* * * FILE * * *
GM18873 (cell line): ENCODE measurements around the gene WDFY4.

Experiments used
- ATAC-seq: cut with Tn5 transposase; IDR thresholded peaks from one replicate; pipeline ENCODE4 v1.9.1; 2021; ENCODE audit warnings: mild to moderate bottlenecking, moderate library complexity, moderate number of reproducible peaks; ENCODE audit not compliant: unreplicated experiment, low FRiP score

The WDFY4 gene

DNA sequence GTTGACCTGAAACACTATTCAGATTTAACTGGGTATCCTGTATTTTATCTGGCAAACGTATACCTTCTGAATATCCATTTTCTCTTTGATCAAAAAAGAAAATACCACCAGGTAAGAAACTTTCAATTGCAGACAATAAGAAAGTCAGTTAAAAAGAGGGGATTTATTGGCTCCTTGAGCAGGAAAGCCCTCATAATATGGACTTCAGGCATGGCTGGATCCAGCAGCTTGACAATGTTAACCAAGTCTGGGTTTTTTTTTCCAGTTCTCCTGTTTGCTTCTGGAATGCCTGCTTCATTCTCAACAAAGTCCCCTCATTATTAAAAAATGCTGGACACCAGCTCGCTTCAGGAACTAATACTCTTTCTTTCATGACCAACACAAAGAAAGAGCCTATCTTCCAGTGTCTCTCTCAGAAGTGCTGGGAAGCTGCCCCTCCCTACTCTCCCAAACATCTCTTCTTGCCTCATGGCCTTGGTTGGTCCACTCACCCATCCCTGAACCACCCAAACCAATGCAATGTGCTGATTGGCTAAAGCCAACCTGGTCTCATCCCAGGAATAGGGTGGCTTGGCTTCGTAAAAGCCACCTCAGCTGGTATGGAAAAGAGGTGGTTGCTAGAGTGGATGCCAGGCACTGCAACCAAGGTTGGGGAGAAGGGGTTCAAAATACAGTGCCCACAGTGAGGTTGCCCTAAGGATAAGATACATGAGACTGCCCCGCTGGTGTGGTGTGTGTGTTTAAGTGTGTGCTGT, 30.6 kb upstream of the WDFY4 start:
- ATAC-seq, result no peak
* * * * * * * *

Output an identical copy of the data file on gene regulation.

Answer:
GM18873 (cell line): ENCODE measurements around the gene WDFY4.

Experiments used
- ATAC-seq: cut with Tn5 transposase; IDR thresholded peaks from one replicate; pipeline ENCODE4 v1.9.1; 2021; ENCODE audit warnings: mild to moderate bottlenecking, moderate library complexity, moderate number of reproducible peaks; ENCODE audit not compliant: unreplicated experiment, low FRiP score

The WDFY4 gene

DNA sequence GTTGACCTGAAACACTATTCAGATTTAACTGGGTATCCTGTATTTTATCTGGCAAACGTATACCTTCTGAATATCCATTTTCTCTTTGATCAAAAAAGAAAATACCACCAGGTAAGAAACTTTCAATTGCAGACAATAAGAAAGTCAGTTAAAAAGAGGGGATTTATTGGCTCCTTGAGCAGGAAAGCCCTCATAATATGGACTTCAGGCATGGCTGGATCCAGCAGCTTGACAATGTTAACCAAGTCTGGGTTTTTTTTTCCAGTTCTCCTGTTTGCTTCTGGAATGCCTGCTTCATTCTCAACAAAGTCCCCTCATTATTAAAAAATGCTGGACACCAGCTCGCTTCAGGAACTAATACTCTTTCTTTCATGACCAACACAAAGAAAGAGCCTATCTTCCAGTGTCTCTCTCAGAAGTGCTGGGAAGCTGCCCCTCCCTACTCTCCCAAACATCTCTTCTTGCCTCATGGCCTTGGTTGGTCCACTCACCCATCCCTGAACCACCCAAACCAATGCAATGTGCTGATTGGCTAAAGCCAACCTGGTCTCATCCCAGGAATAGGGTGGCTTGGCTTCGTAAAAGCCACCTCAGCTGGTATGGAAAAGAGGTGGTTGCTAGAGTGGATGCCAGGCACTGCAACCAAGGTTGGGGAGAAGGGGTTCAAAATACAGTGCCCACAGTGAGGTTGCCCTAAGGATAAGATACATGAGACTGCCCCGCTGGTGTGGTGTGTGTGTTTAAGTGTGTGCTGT, 30.6 kb upstream of the WDFY4 start:
- ATAC-seq, result no peak